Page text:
[EDLING:188] Re: L2 in US Schools

Bernard Spolsky spolsb at MAIL.BIU.AC.IL
Thu May 13 13:05:17 UTC 2004

So the question becomes, how do we go about changing public expectations
about multilingualism?

-----Original Message-----
From: owner-edling at ccat.sas.upenn.edu
[mailto:owner-edling at ccat.sas.upenn.edu] On Behalf Of Leo VanLier
Sent: Thursday, May 13, 2004 3:54 PM
To: edling at ccat.sas.upenn.edu
Subject: [EDLING:187] Re: L2 in US Schools

I grew up in the Netherlands and here are some observations from our
language learning in those days (60s). I'm sure things have changed, but I
don't know if success rates have changed.

a) we started languages at age 12 or 13 (7th grade in most cases)
b) the methods were not particularly brilliant in my recollection: a lot of
boring translating and rote memorization. However, we also read lots of
simplified readers, had teachers who spoke the target languages well and
often (and often included jokes, puns, stories), and we had oral
examinations as well as written ones. We had to answer questions in the
target language, recite from books, write summaries of reading texts, etc. I
can't remember any group work.
c) we only had two or three lessons a week in each language. In my school we
had to do three languages simultaneously: French, German and English.
d) as part of a successful education, everyone was expected to succeed in
language classes. At age 16 or 17 we were reading original novels in three
languages, and could converse with native speakers. I personally was
translating lyrics from the Beatles and Bob Dylan and became a fan of Graham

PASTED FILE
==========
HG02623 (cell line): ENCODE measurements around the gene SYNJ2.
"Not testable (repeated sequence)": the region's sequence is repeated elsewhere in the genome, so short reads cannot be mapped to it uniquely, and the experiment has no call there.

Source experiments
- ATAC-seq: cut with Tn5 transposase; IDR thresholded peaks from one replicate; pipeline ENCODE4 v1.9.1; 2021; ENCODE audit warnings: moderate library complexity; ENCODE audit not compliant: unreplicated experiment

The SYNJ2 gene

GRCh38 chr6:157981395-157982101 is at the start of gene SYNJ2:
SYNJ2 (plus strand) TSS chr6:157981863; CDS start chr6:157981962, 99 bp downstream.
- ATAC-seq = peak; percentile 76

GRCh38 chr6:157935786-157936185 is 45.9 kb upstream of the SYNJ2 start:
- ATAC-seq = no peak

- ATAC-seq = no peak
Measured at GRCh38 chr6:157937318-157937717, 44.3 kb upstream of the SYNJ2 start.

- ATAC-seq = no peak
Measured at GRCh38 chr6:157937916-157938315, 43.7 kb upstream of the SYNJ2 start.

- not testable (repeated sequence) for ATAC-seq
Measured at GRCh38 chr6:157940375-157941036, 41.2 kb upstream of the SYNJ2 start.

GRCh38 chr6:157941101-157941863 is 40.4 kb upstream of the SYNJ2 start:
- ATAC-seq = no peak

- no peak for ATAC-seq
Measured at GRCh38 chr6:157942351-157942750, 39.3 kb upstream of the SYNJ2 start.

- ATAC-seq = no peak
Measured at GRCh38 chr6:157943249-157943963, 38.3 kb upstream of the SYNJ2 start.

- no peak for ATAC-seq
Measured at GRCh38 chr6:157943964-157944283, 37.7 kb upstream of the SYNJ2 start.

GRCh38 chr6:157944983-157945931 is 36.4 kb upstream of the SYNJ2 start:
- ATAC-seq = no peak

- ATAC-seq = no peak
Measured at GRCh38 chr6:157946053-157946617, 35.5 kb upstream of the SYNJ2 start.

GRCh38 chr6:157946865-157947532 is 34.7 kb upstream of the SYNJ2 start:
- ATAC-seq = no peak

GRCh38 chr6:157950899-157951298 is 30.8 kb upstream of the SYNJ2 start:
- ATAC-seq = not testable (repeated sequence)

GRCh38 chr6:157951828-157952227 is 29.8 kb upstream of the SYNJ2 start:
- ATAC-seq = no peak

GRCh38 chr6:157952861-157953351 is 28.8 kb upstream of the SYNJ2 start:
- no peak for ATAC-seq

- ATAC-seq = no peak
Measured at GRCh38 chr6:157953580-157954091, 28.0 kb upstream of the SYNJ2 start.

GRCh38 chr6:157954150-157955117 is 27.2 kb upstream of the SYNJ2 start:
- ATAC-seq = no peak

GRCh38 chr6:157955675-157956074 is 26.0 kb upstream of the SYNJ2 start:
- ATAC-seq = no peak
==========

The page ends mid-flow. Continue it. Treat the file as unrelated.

Greene's early novels. At age 17/18 I remember we were reading orginal work
of Somerset Maugham, Jean Paul Sartre, and Wolfgang von Goethe in class,
among other books.

I think there is no magic bullet (age, method, intensity, or whatever - all
these things can help, but none of them are a guarantee). If there is one
ingredient that stands out in my mind it is EXPECTATIONS. It was simply
expected that an educated person spoke the three foreign languages, plus in
many cases knew Latin and Greek. When my educated uncle came to visit( the
only one in the family who had finished secondary school and went on to
higher ed) he made me recite my French and commented on my pronunciation,
grammar, etc. So there was a culture of success. Foreign languages were
considered very important, on a par with science, math, etc.

edling at ccat.sas.upenn.edu writes:
>Another question you should ask is how many hours of teaching per week
>your German friend had during his years of teaching. Here in England
>the number
>is much smaller than in most continental European countries, and one
>calculated that we achieve about as much per hour of teaching as other
>countries do.

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